I’ll send a personal message next week when I finish seeing patients and close my practice. This week I want to write (albeit late) my usual medical newsletter on a subject that I’ve covered many times: cancer risk from obesity. That risk has just been re-iterated in a special report published in the New England Journal of Medicine.
In the past, there was definitive data that showed that avoidance of weight gain improved the risk for cancers of the colon, esophagus, kidney, postmenopausal breast cancer and uterine cancer. In April of this year, the International Agency for Research on Cancer (IARC) convened a working group in Lyon, France to reassess the preventive effects of weight control on cancer risk. (I hope that the diet of this group did not include huge amounts of pomme frites and baguettes.) They reviewed more than 1,000 epidemiological studies on cancer risk associated with excess body fatness. They compared the risk to individuals who had a BMI of 18.5 to 24.9. Overweight is considered 25.0-29.9. Obesity is anything higher but can be divided into three classes.
Class 1 is 30.0-34.9.
Class 2 is 35.0-39.9.
Class 3 is equal to or greater than 40.0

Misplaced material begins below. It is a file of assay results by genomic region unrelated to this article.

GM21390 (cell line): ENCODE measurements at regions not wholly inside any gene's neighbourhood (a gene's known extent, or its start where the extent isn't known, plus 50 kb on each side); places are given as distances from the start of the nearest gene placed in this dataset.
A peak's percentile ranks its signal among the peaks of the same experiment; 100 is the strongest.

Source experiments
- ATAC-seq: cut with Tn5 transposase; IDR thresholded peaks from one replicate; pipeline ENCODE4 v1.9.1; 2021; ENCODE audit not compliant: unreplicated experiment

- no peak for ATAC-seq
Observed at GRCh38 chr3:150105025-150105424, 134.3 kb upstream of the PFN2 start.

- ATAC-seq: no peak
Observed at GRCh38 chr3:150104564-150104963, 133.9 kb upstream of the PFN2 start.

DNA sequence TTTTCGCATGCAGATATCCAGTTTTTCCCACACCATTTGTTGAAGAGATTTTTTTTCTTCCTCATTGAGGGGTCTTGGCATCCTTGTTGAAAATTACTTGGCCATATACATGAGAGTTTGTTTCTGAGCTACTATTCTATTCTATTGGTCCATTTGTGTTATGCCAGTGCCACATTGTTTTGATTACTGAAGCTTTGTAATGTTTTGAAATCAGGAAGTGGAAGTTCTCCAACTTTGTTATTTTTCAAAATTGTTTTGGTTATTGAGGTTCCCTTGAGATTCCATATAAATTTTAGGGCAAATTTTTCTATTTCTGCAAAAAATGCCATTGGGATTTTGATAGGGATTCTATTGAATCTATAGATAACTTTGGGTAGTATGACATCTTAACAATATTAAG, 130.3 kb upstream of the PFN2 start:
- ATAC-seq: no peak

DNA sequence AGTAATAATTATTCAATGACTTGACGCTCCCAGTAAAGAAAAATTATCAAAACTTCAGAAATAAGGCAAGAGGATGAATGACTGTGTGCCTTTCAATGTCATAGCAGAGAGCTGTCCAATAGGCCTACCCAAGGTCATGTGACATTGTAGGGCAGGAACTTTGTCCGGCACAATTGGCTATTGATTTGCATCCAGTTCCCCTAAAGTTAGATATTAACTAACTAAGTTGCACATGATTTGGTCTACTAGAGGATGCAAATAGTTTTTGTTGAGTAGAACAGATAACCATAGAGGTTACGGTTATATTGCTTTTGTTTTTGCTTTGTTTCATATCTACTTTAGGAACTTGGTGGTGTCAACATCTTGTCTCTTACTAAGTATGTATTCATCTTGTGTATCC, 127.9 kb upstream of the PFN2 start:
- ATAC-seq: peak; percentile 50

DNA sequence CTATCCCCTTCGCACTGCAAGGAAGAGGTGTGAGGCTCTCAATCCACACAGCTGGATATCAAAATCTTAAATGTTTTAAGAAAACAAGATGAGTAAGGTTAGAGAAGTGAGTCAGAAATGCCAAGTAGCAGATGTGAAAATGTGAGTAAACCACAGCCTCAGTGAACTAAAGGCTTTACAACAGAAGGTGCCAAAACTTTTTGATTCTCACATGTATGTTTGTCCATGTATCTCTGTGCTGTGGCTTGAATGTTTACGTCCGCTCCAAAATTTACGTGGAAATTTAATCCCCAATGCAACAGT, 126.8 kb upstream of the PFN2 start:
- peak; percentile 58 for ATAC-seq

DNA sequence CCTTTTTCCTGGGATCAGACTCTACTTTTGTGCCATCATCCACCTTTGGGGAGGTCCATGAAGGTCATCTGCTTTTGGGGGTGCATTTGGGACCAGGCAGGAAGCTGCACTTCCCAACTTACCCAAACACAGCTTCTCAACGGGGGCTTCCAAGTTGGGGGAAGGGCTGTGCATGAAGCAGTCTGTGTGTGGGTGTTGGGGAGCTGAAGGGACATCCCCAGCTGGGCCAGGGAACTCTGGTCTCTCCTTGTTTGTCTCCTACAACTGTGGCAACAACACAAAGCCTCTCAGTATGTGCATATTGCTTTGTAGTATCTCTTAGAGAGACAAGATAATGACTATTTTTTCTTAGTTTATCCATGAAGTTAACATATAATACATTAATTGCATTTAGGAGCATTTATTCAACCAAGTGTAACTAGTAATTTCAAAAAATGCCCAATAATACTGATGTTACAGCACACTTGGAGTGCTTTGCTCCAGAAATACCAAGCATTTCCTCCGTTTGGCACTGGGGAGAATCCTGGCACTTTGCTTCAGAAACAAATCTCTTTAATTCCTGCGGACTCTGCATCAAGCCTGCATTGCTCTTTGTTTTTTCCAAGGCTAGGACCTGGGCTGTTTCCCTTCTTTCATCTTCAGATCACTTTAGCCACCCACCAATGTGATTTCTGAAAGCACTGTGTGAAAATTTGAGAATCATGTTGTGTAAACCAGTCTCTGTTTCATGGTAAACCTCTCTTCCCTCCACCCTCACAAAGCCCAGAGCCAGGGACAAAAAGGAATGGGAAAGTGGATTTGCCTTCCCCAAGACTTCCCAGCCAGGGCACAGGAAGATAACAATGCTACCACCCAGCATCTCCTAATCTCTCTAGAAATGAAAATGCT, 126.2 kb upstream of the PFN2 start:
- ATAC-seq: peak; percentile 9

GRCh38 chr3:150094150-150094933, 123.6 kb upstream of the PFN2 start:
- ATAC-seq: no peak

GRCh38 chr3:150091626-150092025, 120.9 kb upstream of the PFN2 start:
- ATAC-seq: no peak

Most of us know what BMI stands for but if you want to take out your calculators it is the weight in kilograms divided by the square of height in meters. It’s felt to be a good proxy for assessing overall body fatness.
Upon looking at all of the studies, the IARC came up with eight cancers for which they feel there is now sufficient evidence that the absence of body fatness lowers cancer risk. Here is a list of the cancers with the relative risk (RR) for the highest BMI category versus normal BMI.
Esophagus adenocarcinoma – RR 4.8
Stomach cancer – RR 1.8
Colon and rectal cancer – RR 1.3
Liver cancer – RR 1.8
Gallbladder cancer – RR 1.3
Pancreatic cancer – RR 1.5
Breast cancer, postmenopausal – RR 1.1
Uterine cancer – RR 7.1
Ovarian cancer – RR 1.1
Kidney cancer, renal-cell – RR1.8
Meningioma – RR 1.5
Thyroid cancer – RR 1.1
Multiple myeloma – RR 1.5
Obesity is associated with both metabolic and endocrine abnormalities which include alterations in the metabolism of sex hormones, insulin and insulin like growth factor as well as inflammatory pathways. The beneficial effects on cancer risk of low weight or weight loss may be due to regulation of these factors and ultimately the balance between cell multiplication and proliferation and cell death.
The conclusion of the IARC was that “On the basis of the available data, the absence of excess body fatness lowers the risk of most cancers. In addition, a review of studies in experimental animals and mechanistic data suggest a causal cancer-preventative effect of intentional weight loss.”
This sums up one of the major reasons that over all these years I have virtually hounded my patients and readers who are obese to lose weight with appropriate diet and exercise.